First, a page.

QUESTION: What questions should I ask at the end of my interview to help me stand out?

Cheryl Minnick, University of Montana

“You have reviewed my resume and we’ve had a chance to talk about the skills and experience I bring to the role; is there anything that concerns you about my candidacy?” This is a bold question. If they give a reason, you have a chance to counter it. Another: “What is your hiring timeline?” This question gives you an idea of when to expect a yes/no.

Donald Blum, Blum & Associates, LLC

I prefer an interactive interview. I created 20 questions, and usually select 5 or 6 that I want to ask during the interview. I always end the interview with a variation of these two questions: 1) Are there any areas in which you feel I fall short of your requirements? (If yes, address the negatives). 2) It sounds to me as if we have a great fit. What do you think?

Mary Jo King, Alliance Résumé & Writing Service

Assuming you have developed an understanding of the role and the company, ask about challenges the winning candidate will have in the coming year. It’s also important to understand the company culture and work environment. Remember, you’re interviewing them, too! Finally, ask for the job or to move forward in the hiring process. Many employers will not offer the job if you don’t ask for it.

Norine Dagliano, EKM Inspirations

Ask questions that illustrate your interest in meeting the company’s needs/addressing their pain. Here are a few of my favorites: What are some of the problems that keep you up at night? If I am selected, what would be my 2-3 highest priorities the first few months of employment? If you offer me the job and a year from now give me a stellar performance review, what will I have done to earn it?

Kate Williamson, Scientech Resumes

I recommend preparing 3-5 questions for the interview Q&A session. Some of my favorites include: 1) In your opinion, what makes this company a great place to work? 2) What do you see as the major internal challenges of this company? 3) Tell me about the company culture. 4) Is there anything else I can provide to help you make your decision? 5) What are the next steps in the hiring process?

Robert Rosales, EZ Resume Services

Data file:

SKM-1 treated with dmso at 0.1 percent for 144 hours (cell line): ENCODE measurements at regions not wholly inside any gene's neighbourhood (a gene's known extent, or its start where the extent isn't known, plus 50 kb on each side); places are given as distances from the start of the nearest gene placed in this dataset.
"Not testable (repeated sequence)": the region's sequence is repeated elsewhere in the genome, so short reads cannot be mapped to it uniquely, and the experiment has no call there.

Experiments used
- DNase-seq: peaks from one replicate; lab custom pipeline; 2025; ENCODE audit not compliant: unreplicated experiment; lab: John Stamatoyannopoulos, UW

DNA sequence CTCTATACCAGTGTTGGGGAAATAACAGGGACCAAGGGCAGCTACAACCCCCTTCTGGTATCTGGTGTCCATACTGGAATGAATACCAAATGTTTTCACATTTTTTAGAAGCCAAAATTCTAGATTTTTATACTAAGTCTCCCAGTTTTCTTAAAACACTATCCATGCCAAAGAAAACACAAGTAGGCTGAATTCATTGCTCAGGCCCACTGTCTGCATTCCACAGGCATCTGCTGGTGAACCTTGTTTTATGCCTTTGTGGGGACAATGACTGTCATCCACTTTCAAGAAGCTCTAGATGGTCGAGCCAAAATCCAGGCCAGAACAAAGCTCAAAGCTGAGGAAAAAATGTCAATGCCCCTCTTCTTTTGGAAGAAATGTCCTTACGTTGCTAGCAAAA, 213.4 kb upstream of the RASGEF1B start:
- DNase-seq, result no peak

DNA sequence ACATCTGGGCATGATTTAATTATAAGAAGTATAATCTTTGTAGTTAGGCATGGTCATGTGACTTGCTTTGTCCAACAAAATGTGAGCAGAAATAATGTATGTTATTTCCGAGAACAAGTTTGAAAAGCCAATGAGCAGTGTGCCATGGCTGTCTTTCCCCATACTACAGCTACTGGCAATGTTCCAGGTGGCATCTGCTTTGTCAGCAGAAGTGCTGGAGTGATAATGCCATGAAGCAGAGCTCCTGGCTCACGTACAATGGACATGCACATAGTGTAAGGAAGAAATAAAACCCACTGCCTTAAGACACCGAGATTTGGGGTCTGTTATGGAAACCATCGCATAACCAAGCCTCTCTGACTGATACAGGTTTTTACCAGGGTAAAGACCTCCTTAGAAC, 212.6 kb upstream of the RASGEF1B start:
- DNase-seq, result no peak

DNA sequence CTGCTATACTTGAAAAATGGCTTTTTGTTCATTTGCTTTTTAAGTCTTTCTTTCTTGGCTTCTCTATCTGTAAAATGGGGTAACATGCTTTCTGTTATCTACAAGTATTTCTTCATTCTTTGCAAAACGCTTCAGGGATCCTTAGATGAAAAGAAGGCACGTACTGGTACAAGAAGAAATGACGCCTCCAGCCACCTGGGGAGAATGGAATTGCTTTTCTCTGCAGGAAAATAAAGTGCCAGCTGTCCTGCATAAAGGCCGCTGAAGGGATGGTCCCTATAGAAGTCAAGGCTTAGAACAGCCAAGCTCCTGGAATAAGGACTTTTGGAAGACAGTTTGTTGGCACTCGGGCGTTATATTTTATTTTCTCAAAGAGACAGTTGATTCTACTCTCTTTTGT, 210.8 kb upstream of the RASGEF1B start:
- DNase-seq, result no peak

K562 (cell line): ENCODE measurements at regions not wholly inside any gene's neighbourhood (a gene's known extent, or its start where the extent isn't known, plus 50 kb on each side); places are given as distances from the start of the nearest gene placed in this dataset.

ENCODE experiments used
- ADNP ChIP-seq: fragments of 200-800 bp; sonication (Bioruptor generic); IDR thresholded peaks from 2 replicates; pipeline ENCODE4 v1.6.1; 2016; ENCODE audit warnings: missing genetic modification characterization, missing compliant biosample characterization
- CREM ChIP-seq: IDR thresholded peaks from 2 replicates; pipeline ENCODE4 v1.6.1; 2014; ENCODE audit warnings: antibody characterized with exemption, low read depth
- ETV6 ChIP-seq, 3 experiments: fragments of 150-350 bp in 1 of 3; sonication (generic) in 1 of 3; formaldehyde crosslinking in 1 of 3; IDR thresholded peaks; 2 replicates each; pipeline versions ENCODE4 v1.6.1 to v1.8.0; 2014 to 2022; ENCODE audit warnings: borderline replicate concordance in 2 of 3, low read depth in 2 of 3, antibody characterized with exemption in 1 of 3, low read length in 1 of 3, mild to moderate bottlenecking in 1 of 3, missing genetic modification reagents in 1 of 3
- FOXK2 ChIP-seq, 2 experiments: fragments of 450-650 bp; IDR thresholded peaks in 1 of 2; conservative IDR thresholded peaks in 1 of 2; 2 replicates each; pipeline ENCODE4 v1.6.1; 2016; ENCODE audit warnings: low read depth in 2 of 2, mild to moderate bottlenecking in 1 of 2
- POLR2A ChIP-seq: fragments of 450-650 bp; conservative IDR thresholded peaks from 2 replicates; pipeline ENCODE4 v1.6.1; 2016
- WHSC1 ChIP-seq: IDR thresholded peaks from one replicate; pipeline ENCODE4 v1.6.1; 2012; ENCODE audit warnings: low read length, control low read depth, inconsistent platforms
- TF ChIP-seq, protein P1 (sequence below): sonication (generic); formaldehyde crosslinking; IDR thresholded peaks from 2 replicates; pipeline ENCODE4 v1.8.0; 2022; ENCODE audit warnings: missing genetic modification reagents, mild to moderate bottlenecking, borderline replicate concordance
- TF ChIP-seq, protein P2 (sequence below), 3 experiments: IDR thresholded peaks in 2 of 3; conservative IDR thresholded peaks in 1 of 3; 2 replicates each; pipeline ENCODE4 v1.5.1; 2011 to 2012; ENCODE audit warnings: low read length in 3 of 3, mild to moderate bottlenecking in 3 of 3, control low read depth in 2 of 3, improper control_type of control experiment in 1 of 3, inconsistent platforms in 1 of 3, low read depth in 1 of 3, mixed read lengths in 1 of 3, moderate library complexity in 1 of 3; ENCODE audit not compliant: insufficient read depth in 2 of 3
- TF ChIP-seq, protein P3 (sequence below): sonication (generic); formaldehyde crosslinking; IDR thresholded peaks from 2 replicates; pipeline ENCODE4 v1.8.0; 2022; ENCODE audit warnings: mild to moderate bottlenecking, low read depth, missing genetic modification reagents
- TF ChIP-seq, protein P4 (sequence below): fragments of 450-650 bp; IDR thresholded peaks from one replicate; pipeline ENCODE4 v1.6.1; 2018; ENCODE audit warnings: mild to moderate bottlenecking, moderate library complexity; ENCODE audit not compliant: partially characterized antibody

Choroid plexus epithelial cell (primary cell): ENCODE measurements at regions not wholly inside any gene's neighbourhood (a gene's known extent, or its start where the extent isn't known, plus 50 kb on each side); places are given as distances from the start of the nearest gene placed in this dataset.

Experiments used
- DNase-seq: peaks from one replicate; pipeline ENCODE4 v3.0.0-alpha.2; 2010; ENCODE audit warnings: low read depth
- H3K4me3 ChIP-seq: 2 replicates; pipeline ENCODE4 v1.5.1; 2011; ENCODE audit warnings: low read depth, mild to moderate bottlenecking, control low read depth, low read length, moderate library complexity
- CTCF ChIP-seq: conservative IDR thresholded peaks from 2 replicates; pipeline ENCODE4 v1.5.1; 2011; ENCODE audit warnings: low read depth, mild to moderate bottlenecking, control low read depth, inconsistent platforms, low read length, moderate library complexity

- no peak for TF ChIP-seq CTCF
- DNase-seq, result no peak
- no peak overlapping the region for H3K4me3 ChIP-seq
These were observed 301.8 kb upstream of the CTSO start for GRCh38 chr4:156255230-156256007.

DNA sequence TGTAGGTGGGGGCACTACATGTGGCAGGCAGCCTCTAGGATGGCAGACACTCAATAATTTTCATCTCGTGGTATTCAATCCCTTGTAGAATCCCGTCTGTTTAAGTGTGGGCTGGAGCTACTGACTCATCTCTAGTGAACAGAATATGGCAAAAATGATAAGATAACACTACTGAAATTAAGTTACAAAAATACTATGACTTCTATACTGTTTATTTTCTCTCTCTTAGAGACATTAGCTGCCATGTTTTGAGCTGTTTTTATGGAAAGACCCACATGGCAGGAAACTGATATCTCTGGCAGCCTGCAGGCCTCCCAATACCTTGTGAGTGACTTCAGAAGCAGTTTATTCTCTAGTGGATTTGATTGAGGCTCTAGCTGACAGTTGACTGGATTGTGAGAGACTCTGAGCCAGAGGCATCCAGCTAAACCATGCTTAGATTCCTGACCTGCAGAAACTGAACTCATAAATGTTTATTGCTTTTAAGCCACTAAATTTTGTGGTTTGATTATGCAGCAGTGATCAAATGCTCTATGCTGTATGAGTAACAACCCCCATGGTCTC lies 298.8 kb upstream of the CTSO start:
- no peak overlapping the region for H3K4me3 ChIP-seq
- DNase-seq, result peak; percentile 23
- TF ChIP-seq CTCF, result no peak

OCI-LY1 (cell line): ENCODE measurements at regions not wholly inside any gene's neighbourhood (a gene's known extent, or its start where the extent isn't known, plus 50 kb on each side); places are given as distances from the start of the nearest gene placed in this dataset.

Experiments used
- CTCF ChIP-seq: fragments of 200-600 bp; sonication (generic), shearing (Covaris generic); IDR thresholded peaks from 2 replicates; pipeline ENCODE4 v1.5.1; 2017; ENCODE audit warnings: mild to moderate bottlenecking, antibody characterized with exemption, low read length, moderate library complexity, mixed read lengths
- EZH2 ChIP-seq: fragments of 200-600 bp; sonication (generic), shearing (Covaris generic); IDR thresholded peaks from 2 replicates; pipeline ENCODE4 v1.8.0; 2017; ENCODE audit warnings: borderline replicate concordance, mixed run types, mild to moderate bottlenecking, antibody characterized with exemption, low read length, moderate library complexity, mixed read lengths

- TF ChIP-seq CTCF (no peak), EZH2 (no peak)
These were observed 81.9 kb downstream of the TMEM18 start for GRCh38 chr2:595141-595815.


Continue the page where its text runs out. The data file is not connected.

Remember, an interview is an opportunity for you to find out if the position, culture and company is a good fit for you too! Not asking questions sends the message that you are either unprepared or disinterested – or both. If you want the job, be prepared to ask questions. How would you describe the company’s values? What are the biggest challenges of the job? When can I expect to hear from you?

Tiffany Sappington

What qualities have I demonstrated today that make me a good candidate for this position? What hurdles might someone in this position need to overcome? What can I do to ensure I remain successful in this position, if selected? What is your management style? What do you enjoy most about working for this company? What are the goals of this department/company over the next year? 5 years?

Holly Genser, Holly Genser Resume & Career Transition Services

First, prepare by researching the organization online and with current employees so you naturally show you’re informed. In the interview, ask about the company’s goals; the position’s challenges, goals, expectations, and performance measurements; and the skills and experiences they’re seeking in a successful candidate. Summarize how you fit these requirements and can meet these challenges.

Angela Watts, MyPro Business Services, LLC

Recruiters want to see that you have taken a genuine interest in the role and the company. You can demonstrate critical thinking and strategic evaluation during this part of the interview with questions about: 1) how the role provides value to the team and organization, 2) recent company news or events and 3) what career progression might look like within their corporation.

Arnie Fertig, Jobhuntercoach

“When you are evaluating my performance a year from now, what will I have done to earn your stellar review?” This question: 1) Forces the interviewer to imagine you in the job; 2) Shows that you want to be a top-notch contributor, and 3) gets the employer to clarify the key deliverables and enables you to respond and show how you can provide them.

Lisa Hebert, LMH Advisors, Inc.

Do your homework and ask questions that will help you better understand the company; it’s culture, your role, and their expectations. Don’t ask questions that are easily answered by the company webpage or Google. If you have asked other interviewers similar questions, you can always add “I have asked some of your colleagues this question but I am curious to hear your thoughts.”

Deirdre Rock, Composed Career, LLC

1) Show you have done your research; I see you have expanded your market how did you prepare your sales team? 2) Draw the interview back to you and how your skills will help solve their business challenges; what in my resume indicated that I might be a good fit? 3) Be ready to tackle any challenges you may present – Is there anything that concerns you? This lets you alleviate any concerns.

Rebecca Bosl, Dream Life Team

Towards the end of the interview with a hiring manager, ask them specifically what they want the person in this role to accomplish in their first 90 days on the jobs. Take good notes, and then after sending the “thank you” note, 48 hours later send in a 90-day action plan outlining what you’ll do in your first 90 days on the job. Model this after the hiring manager’s answer to your question.

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